It’s astonishing to me that we’re still arguing about prayer in public schools. I would have thought that this was a resolved issue — schools can neither sponsor religious expression, nor prohibit voluntary religious expression on the part of students that does not interfere with instructional activity. But, some people just don’t get it. So, the Illinois Legislature changed a law schools to have a moment at the beginning of class for “silent prayer or reflection” to instead require that the teacher have such a moment of silence. And it has earned the state (and a local school district) a lawsuit for its officiousness.

This isn’t hard, people. A school can neither sponsor nor prohibit voluntary religious expression.

Examples of prohibiting religious expression include:

  • Not allowing students to form clubs organized around religion
  • Punishing students for prayer or Bible study during non-class time
  • Dress codes targeting clothing expressing religious statements

Examples of sponsoring religious expression include:
  • Invocations of God during school ceremonies
  • Teaching religious doctrine in science or health class
  • Telling students that it’s okay to use instructional time for prayer

A public school can’t do any of the above.

Yes, there are some closer calls than this. What if a student includes an invocation of God when giving a commencement speech? (I think she should be allowed to do so without penalty; she doesn’t speak for the school.) What if a school’s code of conduct requires students to not discriminate against one another on the basis of sexual orientation, and a student wears a T-shirt invoking particular Biblical passages condemning homosexuality? (The student is properly subject to discipline; the policy does not target religion.) What if the Bible study club wants to use a classroom during the lunch period to meet and have a religious activity? (No dice; public facilities cannot support private religious activity — but at the same time, the Bible study club can meet in an area generally open to the student body, like a lunchroom, and school employees should permit them to meet and punish other students who might try to disrupt the meeting.)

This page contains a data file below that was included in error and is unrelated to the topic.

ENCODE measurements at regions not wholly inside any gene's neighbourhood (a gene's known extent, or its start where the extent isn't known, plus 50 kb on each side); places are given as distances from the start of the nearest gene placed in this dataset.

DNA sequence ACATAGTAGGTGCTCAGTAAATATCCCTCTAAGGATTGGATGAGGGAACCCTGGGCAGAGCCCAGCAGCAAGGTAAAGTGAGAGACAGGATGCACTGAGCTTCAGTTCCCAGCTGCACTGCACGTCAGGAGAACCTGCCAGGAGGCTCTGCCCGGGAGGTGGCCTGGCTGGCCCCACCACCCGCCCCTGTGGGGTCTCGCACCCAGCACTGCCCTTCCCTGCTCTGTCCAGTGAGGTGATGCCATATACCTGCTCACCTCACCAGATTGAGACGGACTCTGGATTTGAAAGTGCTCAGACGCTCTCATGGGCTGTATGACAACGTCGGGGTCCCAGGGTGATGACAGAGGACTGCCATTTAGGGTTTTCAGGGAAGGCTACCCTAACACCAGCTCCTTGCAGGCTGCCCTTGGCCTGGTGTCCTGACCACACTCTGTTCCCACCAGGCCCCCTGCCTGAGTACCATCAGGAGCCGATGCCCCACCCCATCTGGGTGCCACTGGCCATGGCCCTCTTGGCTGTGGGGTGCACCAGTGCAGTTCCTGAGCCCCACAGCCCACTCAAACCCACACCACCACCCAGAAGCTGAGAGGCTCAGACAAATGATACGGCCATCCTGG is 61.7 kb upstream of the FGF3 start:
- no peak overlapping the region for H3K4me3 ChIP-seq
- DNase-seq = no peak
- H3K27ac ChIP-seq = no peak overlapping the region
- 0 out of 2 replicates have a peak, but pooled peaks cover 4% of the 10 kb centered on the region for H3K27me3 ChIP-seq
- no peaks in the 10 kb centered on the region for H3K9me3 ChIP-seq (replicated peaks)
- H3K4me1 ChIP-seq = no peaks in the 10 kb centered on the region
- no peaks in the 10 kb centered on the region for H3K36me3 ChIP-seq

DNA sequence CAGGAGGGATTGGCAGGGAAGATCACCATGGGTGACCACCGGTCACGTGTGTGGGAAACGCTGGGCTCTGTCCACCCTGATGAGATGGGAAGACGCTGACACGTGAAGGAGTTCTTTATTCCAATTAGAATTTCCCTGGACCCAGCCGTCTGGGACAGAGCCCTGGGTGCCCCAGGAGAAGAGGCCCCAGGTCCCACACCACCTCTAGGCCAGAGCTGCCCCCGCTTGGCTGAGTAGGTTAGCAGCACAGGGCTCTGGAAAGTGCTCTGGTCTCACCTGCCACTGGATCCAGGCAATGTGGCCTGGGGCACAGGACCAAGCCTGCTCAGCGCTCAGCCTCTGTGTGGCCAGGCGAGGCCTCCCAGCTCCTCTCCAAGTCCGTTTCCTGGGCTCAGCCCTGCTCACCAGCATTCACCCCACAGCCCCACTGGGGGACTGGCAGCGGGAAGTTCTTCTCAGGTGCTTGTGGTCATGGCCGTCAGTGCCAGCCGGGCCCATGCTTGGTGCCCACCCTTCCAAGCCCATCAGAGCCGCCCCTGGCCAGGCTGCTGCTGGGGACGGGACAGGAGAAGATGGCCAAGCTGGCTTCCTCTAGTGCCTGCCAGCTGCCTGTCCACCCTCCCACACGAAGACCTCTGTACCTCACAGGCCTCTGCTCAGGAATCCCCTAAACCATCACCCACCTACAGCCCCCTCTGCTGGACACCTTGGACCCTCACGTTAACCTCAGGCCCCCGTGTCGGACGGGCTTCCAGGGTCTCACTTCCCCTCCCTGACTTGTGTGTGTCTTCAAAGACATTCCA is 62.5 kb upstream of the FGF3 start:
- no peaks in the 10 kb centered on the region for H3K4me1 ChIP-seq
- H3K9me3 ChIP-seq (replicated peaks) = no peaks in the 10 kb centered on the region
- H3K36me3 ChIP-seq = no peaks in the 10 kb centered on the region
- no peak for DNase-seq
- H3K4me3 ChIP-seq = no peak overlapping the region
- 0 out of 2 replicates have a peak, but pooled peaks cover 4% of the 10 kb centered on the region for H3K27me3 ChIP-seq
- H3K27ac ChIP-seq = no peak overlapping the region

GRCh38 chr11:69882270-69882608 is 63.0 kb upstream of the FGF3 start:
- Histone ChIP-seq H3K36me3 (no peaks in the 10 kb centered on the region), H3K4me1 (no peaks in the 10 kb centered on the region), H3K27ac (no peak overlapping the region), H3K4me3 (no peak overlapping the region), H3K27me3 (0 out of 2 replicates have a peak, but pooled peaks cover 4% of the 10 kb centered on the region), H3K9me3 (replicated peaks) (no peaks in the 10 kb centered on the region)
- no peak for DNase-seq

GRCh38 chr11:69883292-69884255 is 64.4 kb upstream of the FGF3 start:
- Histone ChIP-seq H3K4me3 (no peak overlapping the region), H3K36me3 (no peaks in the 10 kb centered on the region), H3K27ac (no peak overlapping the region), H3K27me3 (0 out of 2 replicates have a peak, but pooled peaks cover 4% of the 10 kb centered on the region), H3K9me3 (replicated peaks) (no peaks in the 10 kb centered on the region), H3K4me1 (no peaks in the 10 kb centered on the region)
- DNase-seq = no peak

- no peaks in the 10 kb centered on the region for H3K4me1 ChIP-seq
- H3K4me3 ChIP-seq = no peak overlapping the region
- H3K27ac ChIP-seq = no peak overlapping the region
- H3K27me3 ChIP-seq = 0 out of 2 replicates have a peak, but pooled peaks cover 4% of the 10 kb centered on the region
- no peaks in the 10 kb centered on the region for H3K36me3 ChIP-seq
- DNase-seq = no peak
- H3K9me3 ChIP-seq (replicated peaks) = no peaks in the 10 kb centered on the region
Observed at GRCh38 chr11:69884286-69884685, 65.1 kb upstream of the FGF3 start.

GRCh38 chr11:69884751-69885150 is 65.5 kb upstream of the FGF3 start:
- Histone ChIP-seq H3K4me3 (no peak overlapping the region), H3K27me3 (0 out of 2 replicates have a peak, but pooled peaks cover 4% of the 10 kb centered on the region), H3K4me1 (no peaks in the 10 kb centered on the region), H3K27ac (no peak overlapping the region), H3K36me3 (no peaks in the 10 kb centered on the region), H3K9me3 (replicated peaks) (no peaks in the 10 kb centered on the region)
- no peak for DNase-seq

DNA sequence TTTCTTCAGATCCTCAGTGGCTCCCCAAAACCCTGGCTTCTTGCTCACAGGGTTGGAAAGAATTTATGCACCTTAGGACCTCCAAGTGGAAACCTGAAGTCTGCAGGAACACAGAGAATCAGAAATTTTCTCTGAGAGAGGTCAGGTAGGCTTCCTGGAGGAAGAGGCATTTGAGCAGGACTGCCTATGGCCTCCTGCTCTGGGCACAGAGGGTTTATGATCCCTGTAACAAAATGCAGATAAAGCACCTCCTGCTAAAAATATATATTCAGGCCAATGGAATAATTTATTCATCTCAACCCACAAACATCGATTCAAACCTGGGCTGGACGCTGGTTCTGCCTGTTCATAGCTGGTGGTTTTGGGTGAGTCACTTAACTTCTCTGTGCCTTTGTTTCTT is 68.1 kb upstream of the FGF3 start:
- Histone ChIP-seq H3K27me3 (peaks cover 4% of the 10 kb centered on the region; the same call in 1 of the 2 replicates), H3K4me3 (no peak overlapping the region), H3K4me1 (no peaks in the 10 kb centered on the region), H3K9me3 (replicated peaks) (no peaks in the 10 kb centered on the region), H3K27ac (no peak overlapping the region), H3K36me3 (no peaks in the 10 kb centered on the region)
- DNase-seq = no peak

But the “moment of silence” is not a close call. It is a transparent film over a public school’s official encouragement of students to pray. Adding the option of “silent meditation” does not ameliorate the fact that the school is using instructional time to encourage religious activity. It’s readily apparent that Buddhists, Sikhs, Hindus, Taoists, Shintoists, and atheists are not asking for this to be included in class time, and a reasonable student would infer that the school is making an official accommodation to people who want to pray to Jehovah and that the opportunity for non-devotional “meditation” is not the reason that the moment of silence is taking place. For that reason, it’s an establishment of religion and a violation of the Constitution.